Accessing Spotlight search on your iPhone 3GS, iPad, iPad2

Spotlight is the application behind Apple’s search function in the Finder. Many people use Spotlight to search for misplaced files, but there is more to this powerful utility than finding a lost recipe. You can also use Spotlight to search for files based on size and by the last time they were opened.

Your Mac may be the center of your world, holding vast amounts of applications, and files ranging from the last family get-together, to school homework, to important work presentations. Use Spotlight when you need to find something fast and easy.

Sometimes Spotlight does not find a file or a file’s contents when searching and re-indexing does not help with it. Spotlight Search is an awesome feature that lets you search your entire Mac or iOS device at once. When using this feature, you may not want a certain file type showing up in your search results. This is relatively simple to configure via the Settings app.

The culprit was a wrong permission on the file, which was generated when saving it from one Mac to another via Go Connect to Server. When trying to move such a file from one folder to another on the destination Mac, it always asked for the Administrator password.

Accessing Spotlight search on your iPhone 3GS, iPad, iPad2

It turned out that such file had permissions as ‘Nobody Read and Write.’ Adding the Administrator as Read and Write did not help to find it with Spotlight. The workaround is to create a new folder, drag and drop the files or folders containing files that are not found by Spotlight, select this new folder, do File Get Info and check Apply to enclosing items to change the permissions.

Like magic, a second later Spotlight finds such files and their contents. What I do not know is if there is a way to automatically find and repair the permissions of such files, other than doing it manually on a one-by-one basis, or for the whole user account home folder.  In this Apple Toolbox tutorial, we will be showing you how to configure Spotlight Search. This tutorial requires an iOS device running iOS 5.

Configuring Spotlight Search

To start, open the Settings app on your iPad, iPhone. Once it has completely launched, tap on the option titled General. This option is located towards the middle of the Settings app.

Accessing Spotlight search on your iPhone 3GS, iPad, iPad2

Now, look towards the right-hand side of the screen. You will see an option labeled “Spotlight Search“. Tap on this option. You can now toggle the services that you would like to use with Spotlight. To turn an option on, tap on it. When you do this, a checkmark will appear next to the option. Do the same to turn the option off. Your iOS device comes with all of the options enabled, so it’s up to you to choose which ones you’d like to turn off.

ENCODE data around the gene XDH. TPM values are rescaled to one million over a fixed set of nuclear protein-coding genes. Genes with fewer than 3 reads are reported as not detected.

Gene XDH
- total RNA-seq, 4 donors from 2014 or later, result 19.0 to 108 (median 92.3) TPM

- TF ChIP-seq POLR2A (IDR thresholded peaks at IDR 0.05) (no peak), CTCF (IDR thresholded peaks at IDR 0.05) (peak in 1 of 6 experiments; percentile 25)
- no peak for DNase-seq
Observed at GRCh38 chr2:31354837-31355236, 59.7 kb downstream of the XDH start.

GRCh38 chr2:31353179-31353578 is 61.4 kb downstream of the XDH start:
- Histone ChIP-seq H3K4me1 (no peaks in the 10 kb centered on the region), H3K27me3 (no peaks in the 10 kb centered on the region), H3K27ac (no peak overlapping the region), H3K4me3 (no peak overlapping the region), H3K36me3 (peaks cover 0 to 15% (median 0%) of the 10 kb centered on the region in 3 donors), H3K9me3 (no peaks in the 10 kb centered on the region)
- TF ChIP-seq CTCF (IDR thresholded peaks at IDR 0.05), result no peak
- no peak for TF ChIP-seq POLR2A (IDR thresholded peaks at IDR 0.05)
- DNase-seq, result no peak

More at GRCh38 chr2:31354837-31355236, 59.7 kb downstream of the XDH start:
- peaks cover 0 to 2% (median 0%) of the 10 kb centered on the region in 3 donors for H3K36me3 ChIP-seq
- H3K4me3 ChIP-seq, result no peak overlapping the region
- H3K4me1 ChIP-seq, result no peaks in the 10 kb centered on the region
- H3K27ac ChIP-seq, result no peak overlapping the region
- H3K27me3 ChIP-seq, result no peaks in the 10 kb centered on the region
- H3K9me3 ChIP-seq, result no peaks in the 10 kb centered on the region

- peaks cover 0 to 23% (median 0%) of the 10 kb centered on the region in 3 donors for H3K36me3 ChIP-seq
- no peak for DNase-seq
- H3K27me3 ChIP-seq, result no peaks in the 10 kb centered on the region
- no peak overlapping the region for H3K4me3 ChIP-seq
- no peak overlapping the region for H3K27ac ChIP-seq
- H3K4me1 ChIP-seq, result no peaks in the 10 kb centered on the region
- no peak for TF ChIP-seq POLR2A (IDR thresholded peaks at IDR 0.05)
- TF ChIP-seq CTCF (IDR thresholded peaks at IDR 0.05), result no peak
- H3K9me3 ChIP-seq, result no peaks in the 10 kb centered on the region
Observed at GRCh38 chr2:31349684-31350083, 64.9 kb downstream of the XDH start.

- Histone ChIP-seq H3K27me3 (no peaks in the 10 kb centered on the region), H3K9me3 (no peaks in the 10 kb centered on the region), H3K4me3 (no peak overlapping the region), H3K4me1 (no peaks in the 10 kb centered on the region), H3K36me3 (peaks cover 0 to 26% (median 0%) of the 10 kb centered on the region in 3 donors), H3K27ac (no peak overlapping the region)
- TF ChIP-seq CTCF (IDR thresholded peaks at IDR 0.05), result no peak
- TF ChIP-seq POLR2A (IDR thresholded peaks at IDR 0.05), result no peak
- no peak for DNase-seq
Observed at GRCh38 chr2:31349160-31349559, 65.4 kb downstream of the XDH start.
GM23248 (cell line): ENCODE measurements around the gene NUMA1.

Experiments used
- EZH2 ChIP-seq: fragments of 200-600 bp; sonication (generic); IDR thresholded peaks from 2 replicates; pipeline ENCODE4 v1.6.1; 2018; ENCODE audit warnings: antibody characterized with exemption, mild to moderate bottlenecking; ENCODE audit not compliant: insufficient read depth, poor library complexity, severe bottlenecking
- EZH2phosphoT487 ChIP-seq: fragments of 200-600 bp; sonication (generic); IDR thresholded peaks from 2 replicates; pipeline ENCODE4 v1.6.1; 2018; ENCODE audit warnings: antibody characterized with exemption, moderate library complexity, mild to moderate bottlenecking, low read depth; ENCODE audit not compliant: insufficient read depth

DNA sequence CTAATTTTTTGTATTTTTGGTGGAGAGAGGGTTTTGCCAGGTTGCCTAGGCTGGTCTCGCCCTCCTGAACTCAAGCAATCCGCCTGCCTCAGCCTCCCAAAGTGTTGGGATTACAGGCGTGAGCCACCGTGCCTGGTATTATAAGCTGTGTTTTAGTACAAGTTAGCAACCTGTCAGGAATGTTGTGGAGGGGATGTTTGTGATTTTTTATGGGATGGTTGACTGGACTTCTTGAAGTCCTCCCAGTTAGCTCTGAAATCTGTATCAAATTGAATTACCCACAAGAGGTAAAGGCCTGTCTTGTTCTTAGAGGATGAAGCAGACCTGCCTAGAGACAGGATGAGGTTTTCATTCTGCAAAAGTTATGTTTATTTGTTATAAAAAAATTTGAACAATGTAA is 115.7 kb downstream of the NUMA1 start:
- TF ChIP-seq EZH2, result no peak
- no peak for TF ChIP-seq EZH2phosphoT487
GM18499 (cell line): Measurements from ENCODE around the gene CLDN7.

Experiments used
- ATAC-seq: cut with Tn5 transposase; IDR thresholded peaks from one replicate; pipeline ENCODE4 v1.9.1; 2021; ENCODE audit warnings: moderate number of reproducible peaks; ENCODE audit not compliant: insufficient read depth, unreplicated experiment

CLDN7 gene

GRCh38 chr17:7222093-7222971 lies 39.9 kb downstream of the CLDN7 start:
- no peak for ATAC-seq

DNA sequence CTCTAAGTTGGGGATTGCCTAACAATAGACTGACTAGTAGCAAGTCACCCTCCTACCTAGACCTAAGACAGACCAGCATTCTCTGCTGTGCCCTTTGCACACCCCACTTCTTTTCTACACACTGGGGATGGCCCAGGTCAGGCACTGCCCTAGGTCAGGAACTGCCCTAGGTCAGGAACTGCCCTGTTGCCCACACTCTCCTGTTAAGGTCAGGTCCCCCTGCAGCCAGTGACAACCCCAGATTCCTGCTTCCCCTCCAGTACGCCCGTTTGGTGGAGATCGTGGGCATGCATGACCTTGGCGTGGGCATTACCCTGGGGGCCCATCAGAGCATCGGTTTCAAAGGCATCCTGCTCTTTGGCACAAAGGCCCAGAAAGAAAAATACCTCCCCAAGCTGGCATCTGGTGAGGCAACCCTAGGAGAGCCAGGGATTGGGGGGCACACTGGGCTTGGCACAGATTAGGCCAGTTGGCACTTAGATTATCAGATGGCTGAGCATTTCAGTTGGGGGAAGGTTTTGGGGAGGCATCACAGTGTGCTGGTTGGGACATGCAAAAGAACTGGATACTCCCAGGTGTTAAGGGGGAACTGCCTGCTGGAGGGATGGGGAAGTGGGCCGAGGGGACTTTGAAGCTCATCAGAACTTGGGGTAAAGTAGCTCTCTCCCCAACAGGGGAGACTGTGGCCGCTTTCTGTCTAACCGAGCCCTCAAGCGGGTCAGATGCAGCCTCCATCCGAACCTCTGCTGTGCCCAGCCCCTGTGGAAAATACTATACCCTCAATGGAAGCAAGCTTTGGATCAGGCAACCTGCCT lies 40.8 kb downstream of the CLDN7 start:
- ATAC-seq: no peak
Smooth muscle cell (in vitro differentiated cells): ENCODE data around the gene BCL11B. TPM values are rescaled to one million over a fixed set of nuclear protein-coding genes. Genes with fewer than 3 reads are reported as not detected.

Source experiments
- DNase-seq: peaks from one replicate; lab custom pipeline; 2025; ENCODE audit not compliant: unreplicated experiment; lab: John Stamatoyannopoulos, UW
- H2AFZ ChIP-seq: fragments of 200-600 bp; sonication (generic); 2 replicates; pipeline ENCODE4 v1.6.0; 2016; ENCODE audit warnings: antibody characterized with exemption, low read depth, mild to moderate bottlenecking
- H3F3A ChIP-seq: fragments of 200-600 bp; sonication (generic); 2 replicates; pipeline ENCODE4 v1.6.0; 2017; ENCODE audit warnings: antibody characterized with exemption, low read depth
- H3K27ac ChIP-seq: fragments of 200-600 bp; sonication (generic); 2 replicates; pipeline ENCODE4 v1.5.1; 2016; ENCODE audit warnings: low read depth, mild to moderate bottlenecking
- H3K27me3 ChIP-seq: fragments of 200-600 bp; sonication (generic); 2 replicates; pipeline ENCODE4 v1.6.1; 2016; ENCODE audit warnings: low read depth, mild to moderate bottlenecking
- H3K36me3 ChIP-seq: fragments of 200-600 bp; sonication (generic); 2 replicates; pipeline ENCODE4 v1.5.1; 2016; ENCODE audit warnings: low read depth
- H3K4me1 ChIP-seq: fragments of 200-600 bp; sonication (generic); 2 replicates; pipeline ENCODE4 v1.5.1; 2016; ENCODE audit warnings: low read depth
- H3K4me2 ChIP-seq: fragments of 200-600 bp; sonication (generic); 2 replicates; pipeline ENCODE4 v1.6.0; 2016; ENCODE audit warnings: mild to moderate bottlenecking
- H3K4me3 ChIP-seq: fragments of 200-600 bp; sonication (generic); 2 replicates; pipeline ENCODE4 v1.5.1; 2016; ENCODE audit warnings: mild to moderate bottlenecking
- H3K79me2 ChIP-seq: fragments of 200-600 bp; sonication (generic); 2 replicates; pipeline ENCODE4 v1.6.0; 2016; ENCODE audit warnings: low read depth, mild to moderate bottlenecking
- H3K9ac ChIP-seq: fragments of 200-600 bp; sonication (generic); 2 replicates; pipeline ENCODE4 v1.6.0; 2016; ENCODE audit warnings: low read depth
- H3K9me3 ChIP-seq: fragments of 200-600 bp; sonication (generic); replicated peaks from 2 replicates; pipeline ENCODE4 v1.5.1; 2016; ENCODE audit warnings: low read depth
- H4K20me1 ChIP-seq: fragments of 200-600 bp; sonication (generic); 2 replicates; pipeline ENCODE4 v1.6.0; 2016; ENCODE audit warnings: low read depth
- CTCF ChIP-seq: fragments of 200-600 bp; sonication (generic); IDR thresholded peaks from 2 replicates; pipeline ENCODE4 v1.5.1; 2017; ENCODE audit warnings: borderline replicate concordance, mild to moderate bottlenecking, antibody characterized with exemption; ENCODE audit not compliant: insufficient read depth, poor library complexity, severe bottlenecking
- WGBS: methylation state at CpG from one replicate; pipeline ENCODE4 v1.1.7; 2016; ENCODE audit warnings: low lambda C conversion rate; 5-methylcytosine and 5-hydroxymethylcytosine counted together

Accessing Spotlight search on your iPhone 3GS, iPad, iPad2

Managing Spotlight – Mac OS X

Spotlight To start, launch System Preferences. Once this app has completely launched, look towards the top of the window where you will see a header labeled Personal. Under this header you will see an option labeled Spotlight. Click on this option.

Make sure the Search Results tab is selected. Look towards the center of the screen. You will see all of the file types on your Mac. You can now select and deselect file types that show up in Spotlight search. You can do this by clicking on the checkbox that is located to the left-hand side of the option.

Accessing Spotlight search on your iPhone 3GS, iPad, iPad2

Now, click on the Privacy tab. You can now add folders that you would like excluded from Spotlight Search. To do this, look towards the lower left-hand side of the screen. You will see a plus button. Click on this button to add folders that you would like excluded. To reinstate a folder, click the minus button.

Lastly, you can change Spotlight’s keyboard shortcut from this window. Simply look towards the bottom of the window, where you will see a options labeled Spotlight menu keyboard option and Spotlight window keyboard shortcut. You can configure these options to your liking.

I think I’ve seen something similar when copying between afp shares too, but over ab NFS mount, the default is to preserve the uid and gid of files. So if a user is uid 503 on the server, the user with that ID on the local machine owns the file. If there is no user 503 on the local machine then no one owns it.

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